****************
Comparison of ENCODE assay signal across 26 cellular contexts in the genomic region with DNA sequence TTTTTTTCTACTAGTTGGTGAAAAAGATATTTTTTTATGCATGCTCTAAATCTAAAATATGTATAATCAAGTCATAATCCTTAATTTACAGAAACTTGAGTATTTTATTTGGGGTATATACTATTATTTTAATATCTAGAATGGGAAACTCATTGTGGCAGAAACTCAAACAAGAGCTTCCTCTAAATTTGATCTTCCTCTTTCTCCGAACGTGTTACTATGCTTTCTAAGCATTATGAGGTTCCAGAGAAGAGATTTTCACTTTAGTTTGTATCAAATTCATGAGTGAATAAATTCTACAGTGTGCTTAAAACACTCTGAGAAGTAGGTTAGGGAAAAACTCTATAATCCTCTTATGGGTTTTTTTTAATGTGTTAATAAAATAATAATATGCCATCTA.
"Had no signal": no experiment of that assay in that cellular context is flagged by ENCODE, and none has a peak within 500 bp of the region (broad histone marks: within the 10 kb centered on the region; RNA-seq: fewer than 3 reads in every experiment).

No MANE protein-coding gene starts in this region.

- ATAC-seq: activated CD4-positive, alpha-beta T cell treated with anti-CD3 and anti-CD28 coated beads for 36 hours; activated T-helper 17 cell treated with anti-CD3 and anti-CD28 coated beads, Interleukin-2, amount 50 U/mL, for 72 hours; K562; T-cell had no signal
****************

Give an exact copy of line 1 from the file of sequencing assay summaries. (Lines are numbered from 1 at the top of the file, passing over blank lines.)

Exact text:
Comparison of ENCODE assay signal across 26 cellular contexts in the genomic region with DNA sequence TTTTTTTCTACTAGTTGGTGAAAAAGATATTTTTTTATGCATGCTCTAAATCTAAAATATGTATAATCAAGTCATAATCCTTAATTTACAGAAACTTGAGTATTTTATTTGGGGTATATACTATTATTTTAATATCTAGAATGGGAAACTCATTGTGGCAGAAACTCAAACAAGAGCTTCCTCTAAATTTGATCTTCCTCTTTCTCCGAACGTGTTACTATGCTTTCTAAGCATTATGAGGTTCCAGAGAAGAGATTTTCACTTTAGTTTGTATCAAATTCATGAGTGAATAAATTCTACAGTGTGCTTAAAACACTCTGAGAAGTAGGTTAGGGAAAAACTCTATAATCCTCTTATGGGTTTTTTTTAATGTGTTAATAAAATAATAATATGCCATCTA.